LMW Heparin or Unfractionated Heparin?

Both unfractionated (UFH) and low molecular weight heparins have been found to be equally effective for the management of VTE. Data from four meta-analyses suggest that low-molecular-weight heparins are more effective than unfractionated heparin in preventing recurrence (risk reduction, 34 to 61 percent) and cause less major bleeding (risk reduction, 35 to 68 percent) 14- 17. LMWH are also found to provide a survival advantage in those with malignancy.
LMW heparin is effective in most patients when given in weight-based doses (anti-Xa U/kg body weight) without subsequent laboratory monitoring or dose adjustment. The kidneys clear all LMW heparins and caution should be exercised when the creatinine clearance is < 30 mL/min. The correct dose for massively obese persons has not been established, and laboratory monitoring (plasma anti-Xa activity) may be useful in such patients.
Doses of various LMWH preparations are dalteparin sodium 200 anti-Xa IU/kg/d subcutaneous, enoxaparin sodium 1 mg/kg q12h subcutaneous or enoxaparin sodium 1.5 mg/kg/d subcutaneous, nadroparin calcium 86 anti-Xa IU/kg bid subcutaneous or nadroparin calcium 171 anti-Xa IU/kg subcutaneous daily, tinzaparin sodium 175 anti-Xa IU kg/d subcutaneous daily.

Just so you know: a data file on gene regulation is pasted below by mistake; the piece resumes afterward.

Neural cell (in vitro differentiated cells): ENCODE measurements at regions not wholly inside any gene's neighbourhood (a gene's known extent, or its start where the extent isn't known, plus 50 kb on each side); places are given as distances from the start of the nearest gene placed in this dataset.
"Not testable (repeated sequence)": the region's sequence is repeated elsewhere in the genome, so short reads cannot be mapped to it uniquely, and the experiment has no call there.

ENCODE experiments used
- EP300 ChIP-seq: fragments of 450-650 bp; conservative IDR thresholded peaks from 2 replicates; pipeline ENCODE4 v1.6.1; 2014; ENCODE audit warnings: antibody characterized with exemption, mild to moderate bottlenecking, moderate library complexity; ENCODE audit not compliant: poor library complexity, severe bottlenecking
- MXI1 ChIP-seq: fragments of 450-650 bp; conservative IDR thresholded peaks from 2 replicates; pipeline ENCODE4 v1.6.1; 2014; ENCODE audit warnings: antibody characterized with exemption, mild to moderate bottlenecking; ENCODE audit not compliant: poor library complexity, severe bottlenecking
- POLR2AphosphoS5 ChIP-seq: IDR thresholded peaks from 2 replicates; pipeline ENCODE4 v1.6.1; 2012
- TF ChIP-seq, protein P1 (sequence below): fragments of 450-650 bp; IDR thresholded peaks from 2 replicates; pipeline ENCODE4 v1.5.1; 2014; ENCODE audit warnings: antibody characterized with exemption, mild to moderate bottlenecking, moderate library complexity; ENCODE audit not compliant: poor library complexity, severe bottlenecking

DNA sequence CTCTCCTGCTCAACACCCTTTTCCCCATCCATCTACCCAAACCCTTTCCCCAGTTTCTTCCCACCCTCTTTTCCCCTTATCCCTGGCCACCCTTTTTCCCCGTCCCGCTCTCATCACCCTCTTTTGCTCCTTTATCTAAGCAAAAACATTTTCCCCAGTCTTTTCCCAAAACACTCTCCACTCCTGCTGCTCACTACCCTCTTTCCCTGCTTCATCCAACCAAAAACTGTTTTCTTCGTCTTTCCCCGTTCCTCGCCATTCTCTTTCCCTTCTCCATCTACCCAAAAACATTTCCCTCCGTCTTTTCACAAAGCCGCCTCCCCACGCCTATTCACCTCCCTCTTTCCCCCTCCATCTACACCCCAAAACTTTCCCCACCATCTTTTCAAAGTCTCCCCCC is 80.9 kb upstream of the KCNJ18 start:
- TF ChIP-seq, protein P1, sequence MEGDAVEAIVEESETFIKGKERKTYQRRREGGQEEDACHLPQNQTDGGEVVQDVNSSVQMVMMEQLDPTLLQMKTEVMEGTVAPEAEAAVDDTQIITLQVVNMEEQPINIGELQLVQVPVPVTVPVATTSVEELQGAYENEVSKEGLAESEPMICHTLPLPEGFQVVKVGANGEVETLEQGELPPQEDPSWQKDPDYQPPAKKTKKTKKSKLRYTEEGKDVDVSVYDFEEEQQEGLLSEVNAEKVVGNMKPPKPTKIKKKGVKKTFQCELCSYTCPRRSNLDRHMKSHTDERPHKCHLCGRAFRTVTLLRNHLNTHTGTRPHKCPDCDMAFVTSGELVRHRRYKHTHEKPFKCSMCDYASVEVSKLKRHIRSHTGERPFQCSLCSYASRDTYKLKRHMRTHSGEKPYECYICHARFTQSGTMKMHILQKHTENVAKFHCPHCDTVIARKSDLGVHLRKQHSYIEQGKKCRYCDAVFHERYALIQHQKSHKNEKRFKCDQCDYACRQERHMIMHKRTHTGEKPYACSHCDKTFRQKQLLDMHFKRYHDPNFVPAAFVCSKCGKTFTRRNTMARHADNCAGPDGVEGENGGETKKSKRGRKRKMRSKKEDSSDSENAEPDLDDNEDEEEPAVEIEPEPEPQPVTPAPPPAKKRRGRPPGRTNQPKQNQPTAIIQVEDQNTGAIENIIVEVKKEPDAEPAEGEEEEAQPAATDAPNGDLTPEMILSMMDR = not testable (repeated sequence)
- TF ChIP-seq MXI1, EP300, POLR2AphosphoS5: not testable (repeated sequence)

Warfarin or other coumarins should be started within 24 hours after the initiation of heparin therapy, with a target INR of 2.0 to 3.0; higher values are associated with more bleeding but no greater efficacy 18. Therapy should be continued at least for 3 to 6 months. Patients with metastatic cancer are candidates for long-term therapy because they probably have high rates of recurrence. Patients with recurrent disease should receive long-term therapy - for those who had two episodes one year and life long for those who had three episodes or having multiple risk factors.